here's more (practically the whole thing):<br><blockquote><font size=1>In reply to:</font><hr><p> But if American troops aren't in Baghdad, what's to stop the Sunnis from launching an assault and seizing control of the city?<br><br>Sunni forces could not mount such an assault. The preponderance of power now lies with the majority Shiites and the Kurds, and the Sunnis know this. Sunni fighters wield only small arms and explosives, not Saddam's tanks and helicopters, and are very weak compared with the cohesive, better armed, and numerically superior Shiite and Kurdish militias. Most important, Iraqi nationalism—not intramural rivalry—is the chief motivator for both Shiites and Sunnis. Most insurgency groups view themselves as waging a muqawama—a resistance—rather than a jihad. This is evident in their names and in their propaganda. For instance, the units commanded by the Association of Muslim Scholars are named after the 1920 revolt against the British. Others have names such as Iraqi Islamic Army and Flame of Iraq. They display the Iraqi flag rather than a flag of jihad. Insurgent attacks are meant primarily to punish those who have collaborated with the Americans and to deter future collaboration.<br><br>Wouldn't a U.S. withdrawal embolden the insurgency?<br><br>No. If the occupation were to end, so, too, would the insurgency. After all, what the resistance movement has been resisting is the occupation. Who would the insurgents fight if the enemy left? When I asked Sunni Arab fighters and the clerics who support them why they were fighting, they all gave me the same one-word answer: intiqaam—revenge. Revenge for the destruction of their homes, for the shame they felt when Americans forced them to the ground and stepped on them, for the killing of their friends and relatives by U.S. soldiers either in combat or during raids.<br><br>But what about the foreign jihadi element of the resistance? Wouldn't it be empowered by a U.S. withdrawal?<br><br>The foreign jihadi element—commanded by the likes of Abu Musab al-Zarqawi—is numerically insignificant; the bulk of the resistance has no connection to al-Qaeda or its offshoots. (Zarqawi and his followers have benefited greatly from U.S. propaganda blaming him for all attacks in Iraq, because he is now seen by Arabs around the world as more powerful than he is; we have been his best recruiting tool.) It is true that the Sunni resistance welcomed the foreign fighters (and to some extent still do), because they were far more willing to die than indigenous Iraqis were. But what Zarqawi wants fundamentally conflicts with what Iraqi Sunnis want: Zarqawi seeks re-establishment of the Muslim caliphate and a Manichean confrontation with infidels around the world, to last until Judgment Day; the mainstream Iraqi resistance just wants the Americans out. If U.S. forces were to leave, the foreigners in Zarqawi's movement would find little support—and perhaps significant animosity—among Iraqi Sunnis, who want wealth and power, not jihad until death. They have already lost much of their support: many Iraqis have begun turning on them. In the heavily Shia Sadr City foreign jihadis had burning tires placed around their necks. The foreigners have not managed to establish themselves decisively in any large cities. Even at the height of their power in Fallujah they could control only one neighborhood, the Julan, and they were hated by the city's resistance council. Today foreign fighters hide in small villages and are used opportunistically by the nationalist resistance.<br><br>When the Americans depart and Sunnis join the Iraqi government, some of the foreign jihadis in Iraq may try to continue the struggle—but they will have committed enemies in both Baghdad and the Shiite south, and the entire Sunni triangle will be against them. They will have nowhere to hide. Nor can they merely take their battle to the West. The jihadis need a failed state like Iraq in which to operate. When they leave Iraq, they will be hounded by Arab and Western security agencies.<br> <br>What about the Kurds? Won't they secede if the United States leaves?<br><br>Yes, but that's going to happen anyway. All Iraqi Kurds want an independent Kurdistan. They do not feel Iraqi. They've effectively had more than a decade of autonomy, thanks to the UN-imposed no-fly zone; they want nothing to do with the chaos that is Iraq. Kurdish independence is inevitable—and positive. (Few peoples on earth deserve a state more than the Kurds.) For the moment the Kurdish government in the north is officially participating in the federalist plan—but the Kurds are preparing for secession. They have their own troops, the peshmerga, thought to contain 50,000 to 100,000 fighters. They essentially control the oil city of Kirkuk. They also happen to be the most America-loving people I have ever met; their leaders openly seek to become, like Israel, a proxy for American interests. If what the United States wants is long-term bases in the region, the Kurds are its partners.<br><br>Would Turkey invade in response to a Kurdish secession?<br><br>For the moment Turkey is more concerned with EU membership than with Iraq's Kurds—who in any event have expressed no ambitions to expand into Turkey. Iraq's Kurds speak a dialect different from Turkey's, and, in fact, have a history of animosity toward Turkish Kurds. Besides, Turkey, as a member of NATO, would be reluctant to attack in defiance of the United States. Turkey would be satisfied with guarantees that it would have continued access to Kurdish oil and trade and that Iraqi Kurds would not incite rebellion in Turkey.<br><br>Would Iran effectively take over Iraq?<br><br>No. Iraqis are fiercely nationalist—even the country's Shiites resent Iranian meddling. (It is true that some Iraqi Shiites view Iran as an ally, because many of their leaders found safe haven there when exiled by Saddam—but thousands of other Iraqi Shiites experienced years of misery as prisoners of war in Iran.) Even in southeastern towns near the border I encountered only hostility toward Iran.<br><br>What about the goal of creating a secular democracy in Iraq that respects the rights of women and non-Muslims?<br><br>Give it up. It's not going to happen. Apart from the Kurds, who revel in their secularism, Iraqis overwhelmingly seek a Muslim state. Although Iraq may have been officially secular during the 1970s and 1980s, Saddam encouraged Islamism during the 1990s, and the difficulties of the past decades have strengthened the resurgence of Islam. In the absence of any other social institutions, the mosques and the clergy assumed the dominant role in Iraq following the invasion. Even Baathist resistance leaders told me they have returned to Islam to atone for their sins under Saddam. Most Shiites, too, follow one cleric or another. Ayatollah al-Sistani—supposedly a moderate—wants Islam to be the source of law. The invasion of Iraq has led to a theocracy, which can only grow more hostile to America as long as U.S. soldiers are present. Does Iraqi history offer any lessons?<br><br>The British occupation of Iraq, in the first half of the twentieth century, may be instructive. The British faced several uprisings and coups. The Iraqi government, then as now, was unable to suppress the rebels on its own and relied on the occupying military. In 1958, when the government the British helped install finally fell, those who had collaborated with them could find no popular support; some, including the former prime minister Nuri Said, were murdered and mutilated. Said had once been a respected figure, but he became tainted by his collaboration with the British. That year, when revolutionary officers overthrew the government, Said disguised himself as a woman and tried to escape. He was discovered, shot in the head, and buried. The next day a mob dug up his corpse and dragged it through the street—an act that would be repeated so often in Iraq that it earned its own word: sahil. With the British-sponsored government gone, both Sunni and Shiite Arabs embraced the Iraqi identity. The Kurds still resent the British perfidy that made them part of Iraq.<br><br>What can the United States do to repair Iraq?<br><br>There is no panacea. Iraq is a destroyed and fissiparous country. Iranians and Saudis I've spoken to worry that it might be impossible to keep Iraq from disintegrating. But they agree that the best hope of avoiding this scenario is if the United States leaves; perhaps then Iraqi nationalism will keep at least the Arabs united. The sooner America withdraws and allows Iraqis to assume control of their own country, the better the chances that Prime Minister Ibrahim Jaafari won't face sahil. It may be decades before Iraq recovers from the current maelstrom. By then its borders may be different, its vaunted secularism a distant relic. But a continued U.S. occupation can only get in the way.<p><hr></blockquote><p>--<br>"I am mindful that diversity is one of the strengths of the country" --president bush on 9/27/05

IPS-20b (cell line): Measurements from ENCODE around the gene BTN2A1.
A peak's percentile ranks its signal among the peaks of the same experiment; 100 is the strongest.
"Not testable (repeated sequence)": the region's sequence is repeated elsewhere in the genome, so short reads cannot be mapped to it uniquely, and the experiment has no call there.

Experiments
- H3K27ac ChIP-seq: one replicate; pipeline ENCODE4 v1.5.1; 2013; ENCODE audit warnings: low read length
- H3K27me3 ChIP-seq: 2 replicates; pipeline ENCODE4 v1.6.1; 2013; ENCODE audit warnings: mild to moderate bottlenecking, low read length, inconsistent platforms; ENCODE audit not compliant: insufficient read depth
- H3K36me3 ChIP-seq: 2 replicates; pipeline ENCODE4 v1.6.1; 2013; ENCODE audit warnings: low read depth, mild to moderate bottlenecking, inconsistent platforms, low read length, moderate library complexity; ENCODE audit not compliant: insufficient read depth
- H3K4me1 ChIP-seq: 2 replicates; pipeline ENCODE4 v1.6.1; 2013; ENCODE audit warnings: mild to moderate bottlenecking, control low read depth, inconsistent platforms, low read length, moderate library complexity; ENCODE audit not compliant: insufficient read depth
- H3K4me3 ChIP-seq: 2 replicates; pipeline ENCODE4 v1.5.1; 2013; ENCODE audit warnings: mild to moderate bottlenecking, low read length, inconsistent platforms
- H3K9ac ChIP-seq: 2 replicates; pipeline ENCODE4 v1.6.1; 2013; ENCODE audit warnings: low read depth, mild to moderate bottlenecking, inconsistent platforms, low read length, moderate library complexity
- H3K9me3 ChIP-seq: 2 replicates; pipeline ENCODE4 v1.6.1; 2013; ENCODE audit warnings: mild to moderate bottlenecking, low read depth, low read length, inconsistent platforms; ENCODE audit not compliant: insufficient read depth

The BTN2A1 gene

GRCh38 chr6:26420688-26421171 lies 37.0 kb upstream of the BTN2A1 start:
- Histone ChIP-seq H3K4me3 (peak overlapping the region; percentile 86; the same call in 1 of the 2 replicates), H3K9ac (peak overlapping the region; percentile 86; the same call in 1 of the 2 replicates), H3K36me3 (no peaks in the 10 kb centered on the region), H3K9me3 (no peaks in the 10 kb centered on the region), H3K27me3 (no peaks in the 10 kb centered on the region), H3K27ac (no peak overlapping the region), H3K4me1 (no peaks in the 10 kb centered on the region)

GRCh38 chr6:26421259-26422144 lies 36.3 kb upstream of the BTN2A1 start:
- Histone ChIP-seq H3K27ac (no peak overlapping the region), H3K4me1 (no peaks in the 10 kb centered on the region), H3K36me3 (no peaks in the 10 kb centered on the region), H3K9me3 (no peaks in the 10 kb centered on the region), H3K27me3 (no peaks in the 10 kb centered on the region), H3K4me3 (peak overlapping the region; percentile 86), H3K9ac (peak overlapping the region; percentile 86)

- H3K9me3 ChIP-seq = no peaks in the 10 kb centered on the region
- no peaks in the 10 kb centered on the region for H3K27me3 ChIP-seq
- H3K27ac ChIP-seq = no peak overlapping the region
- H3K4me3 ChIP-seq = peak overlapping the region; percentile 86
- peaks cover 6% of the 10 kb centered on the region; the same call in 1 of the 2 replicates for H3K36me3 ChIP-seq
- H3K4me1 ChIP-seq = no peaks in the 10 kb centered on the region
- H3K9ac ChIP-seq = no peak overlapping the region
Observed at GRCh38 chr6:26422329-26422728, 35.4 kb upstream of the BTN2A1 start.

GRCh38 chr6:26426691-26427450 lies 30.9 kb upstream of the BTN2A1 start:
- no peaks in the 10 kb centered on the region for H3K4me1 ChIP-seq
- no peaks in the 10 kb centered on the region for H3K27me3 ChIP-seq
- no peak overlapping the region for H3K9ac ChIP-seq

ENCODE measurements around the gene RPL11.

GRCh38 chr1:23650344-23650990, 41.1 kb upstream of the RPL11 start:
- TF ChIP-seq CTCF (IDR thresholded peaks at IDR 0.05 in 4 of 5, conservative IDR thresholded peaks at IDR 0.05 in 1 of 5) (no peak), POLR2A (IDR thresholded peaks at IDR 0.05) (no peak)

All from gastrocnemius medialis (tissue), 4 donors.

How about Murtha vs. Dick ("#1 chickenhawk") Cheney:<br><blockquote>Seldom overtly political, Murtha uncharacteristically responded to Vice President Dick Cheney's comments this week that Democrats were spouting "one of the most dishonest and reprehensible charges" about the Bush administration's use of intelligence before the war.<br><br>"I like guys who've never been there that criticize us who've been there. I like that. I like guys who got five deferments and never been there and send people to war, and then don't like to hear suggestions about what needs to be done," Murtha said.</blockquote><br>Snap!!<br><br>